“There’s a lot of…pent-up fatigue from people about the restrictions,” Fauci, President Joe Biden’s chief medical adviser, said in a one-on-one interview with Hearst Washington correspondent Christopher Salas. “We have to be careful because it’s a bit risky to do something prematurely, although when it all happens you might be right.”

In recent weeks, a number of states, including New York, California, Rhode Island, Illinois and New Jersey, have announced plans to drop their indoor mask mandates for people fully vaccinated. The decisions have left many wondering if the end of the pandemic is in sight. Meanwhile, others, like Fauci, are still expressing caution.

Fauci said that currently more than 90% of the country is still in the “high risk” range for COVID-19, according to US Centers for Disease Control and Prevention (CDC) standards. However, he acknowledges that this could change very quickly as cases continue to decline, adding that states’ decision to end mask mandates could be a perfect match for the drop in the degree of risk.

At the federal level, Fauci expects the CDC to release an update on its own masking requirements fairly soon.

“I can’t tell you when [the CDC will release its update], I hope it will be very soon,” Fauci said. “But they’re going to come out with a set of metrics that people at the local level can follow.”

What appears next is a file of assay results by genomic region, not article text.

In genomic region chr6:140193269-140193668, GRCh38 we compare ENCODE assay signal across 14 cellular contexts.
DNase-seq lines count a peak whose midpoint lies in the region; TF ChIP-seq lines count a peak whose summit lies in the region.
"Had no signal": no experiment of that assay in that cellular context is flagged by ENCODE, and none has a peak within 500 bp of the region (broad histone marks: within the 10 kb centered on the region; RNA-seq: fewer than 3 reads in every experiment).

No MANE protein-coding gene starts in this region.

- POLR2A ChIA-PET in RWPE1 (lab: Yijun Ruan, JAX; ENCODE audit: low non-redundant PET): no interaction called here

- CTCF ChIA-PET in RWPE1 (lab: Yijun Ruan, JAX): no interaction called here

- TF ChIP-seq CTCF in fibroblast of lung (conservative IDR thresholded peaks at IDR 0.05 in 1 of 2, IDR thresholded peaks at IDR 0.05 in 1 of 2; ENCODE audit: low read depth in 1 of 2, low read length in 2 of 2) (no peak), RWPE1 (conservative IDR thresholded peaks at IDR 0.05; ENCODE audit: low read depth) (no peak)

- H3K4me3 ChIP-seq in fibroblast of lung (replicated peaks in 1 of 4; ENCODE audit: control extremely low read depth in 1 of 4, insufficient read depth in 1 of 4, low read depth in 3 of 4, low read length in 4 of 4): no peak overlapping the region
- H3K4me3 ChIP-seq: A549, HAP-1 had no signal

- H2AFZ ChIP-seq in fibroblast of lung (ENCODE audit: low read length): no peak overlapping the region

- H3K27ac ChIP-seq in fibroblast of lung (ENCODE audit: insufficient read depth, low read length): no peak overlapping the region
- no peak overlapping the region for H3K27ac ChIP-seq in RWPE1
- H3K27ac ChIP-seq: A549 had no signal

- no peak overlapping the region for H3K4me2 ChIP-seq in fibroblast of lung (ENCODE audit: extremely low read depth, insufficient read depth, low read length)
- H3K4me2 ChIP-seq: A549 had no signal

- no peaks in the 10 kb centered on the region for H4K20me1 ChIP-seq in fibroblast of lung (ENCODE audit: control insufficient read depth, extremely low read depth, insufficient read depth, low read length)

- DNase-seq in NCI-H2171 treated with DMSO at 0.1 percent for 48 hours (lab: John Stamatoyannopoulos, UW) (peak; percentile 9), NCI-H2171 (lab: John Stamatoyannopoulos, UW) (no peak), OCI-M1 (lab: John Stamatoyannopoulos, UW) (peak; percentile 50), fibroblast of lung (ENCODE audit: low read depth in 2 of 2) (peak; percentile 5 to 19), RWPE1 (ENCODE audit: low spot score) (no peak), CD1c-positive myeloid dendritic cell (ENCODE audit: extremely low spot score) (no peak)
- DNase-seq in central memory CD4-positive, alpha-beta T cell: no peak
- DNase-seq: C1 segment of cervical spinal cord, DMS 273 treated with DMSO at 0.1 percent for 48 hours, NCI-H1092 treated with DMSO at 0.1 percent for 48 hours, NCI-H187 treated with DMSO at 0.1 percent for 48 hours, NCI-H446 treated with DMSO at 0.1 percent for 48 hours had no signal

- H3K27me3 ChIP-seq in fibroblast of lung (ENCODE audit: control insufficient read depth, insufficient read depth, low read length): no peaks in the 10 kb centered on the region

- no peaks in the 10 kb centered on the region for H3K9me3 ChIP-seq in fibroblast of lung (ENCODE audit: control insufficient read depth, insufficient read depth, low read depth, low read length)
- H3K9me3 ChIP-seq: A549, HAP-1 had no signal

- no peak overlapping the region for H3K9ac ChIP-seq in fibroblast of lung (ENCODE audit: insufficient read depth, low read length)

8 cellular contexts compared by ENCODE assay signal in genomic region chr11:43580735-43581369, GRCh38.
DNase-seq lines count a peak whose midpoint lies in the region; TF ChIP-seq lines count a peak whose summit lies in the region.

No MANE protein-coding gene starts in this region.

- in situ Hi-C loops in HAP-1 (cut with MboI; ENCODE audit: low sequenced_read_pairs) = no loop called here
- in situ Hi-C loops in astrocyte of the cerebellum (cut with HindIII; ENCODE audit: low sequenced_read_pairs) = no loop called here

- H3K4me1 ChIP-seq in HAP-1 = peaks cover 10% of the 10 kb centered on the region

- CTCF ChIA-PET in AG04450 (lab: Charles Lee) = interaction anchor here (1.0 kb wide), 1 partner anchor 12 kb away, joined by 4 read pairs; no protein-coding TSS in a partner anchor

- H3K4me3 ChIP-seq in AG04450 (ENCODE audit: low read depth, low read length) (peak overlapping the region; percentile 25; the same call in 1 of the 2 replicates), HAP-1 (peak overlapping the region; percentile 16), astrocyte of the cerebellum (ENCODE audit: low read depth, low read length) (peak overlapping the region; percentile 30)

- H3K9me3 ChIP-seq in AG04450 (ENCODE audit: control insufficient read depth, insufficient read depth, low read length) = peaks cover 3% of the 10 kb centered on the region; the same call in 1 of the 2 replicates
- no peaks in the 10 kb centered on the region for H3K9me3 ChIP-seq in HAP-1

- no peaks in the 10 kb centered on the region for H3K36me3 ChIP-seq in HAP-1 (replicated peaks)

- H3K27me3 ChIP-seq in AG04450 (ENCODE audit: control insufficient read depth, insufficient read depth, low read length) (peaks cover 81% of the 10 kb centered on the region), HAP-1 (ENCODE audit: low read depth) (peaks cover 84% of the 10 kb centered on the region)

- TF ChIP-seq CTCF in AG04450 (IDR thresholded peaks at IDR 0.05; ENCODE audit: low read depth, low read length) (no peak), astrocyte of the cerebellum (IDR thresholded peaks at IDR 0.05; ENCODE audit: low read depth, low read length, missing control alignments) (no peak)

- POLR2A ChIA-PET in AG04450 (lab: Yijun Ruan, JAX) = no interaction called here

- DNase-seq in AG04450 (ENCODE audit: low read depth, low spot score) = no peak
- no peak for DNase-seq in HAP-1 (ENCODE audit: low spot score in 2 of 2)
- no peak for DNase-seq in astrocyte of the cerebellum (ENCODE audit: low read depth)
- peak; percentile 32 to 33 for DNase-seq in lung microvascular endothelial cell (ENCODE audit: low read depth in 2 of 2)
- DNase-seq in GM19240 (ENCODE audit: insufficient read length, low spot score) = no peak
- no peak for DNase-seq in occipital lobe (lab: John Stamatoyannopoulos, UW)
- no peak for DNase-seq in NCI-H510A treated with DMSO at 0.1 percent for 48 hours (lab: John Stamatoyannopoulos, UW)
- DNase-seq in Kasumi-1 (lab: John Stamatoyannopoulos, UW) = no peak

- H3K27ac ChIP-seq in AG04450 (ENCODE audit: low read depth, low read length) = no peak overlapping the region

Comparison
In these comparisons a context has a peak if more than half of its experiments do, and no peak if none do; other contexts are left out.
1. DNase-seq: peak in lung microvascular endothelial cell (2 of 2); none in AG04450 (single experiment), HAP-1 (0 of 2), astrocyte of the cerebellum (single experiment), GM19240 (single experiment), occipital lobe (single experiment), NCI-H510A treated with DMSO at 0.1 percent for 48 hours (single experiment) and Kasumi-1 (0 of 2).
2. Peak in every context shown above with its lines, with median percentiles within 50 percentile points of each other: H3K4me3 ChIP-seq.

Going forward, Fauci said he believes the best metric to gauge the severity of the spread of COVID-19 will be hospitalizations rather than total cases, pointing to omicron’s high transmissibility but relatively low severity. compared to the other variants.

“If you look at the example of what happened with omicron, which is clearly a very, very transmissible virus with a lot of breakthroughs in people who have been vaccinated and even boosted,” Fauci said. “And yet, if you look at the ratio of hospitalizations to cases, that’s a pretty big deviation from what we’ve seen with delta.

“So you might be overreacting in a sense if you let cases in a relatively less serious situation dominate, instead of looking at what really matters, which is making sure people don’t fall sick and don’t get seriously ill.”

Monitoring of COVID-19:

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• COVID-19 hospitalizations average $4,000 in out-of-pocket expenses per visit, research finds

As for the sub-variants that keep popping up — the most recent iteration being the stealth omicron — Fauci said it’s hard to predict the future impact. Although with stealth omicron in particular, early data shows it is slightly more transmissible than the original omicron variant but is not more severe, he said.

Despite declining cases and rising herd immunity, Fauci said he was not ready to call this phase endemic. But, he said, the data is pointing in the right direction.

“It’s possible, but you really can’t say for sure,” Fauci said. “I believe there is enough background immunity in the population, either from previous infection followed hopefully by vaccination, or vaccination and a booster, that even if the virus changes a bit…they will still have enough background immunity to contain it from being a public health challenge.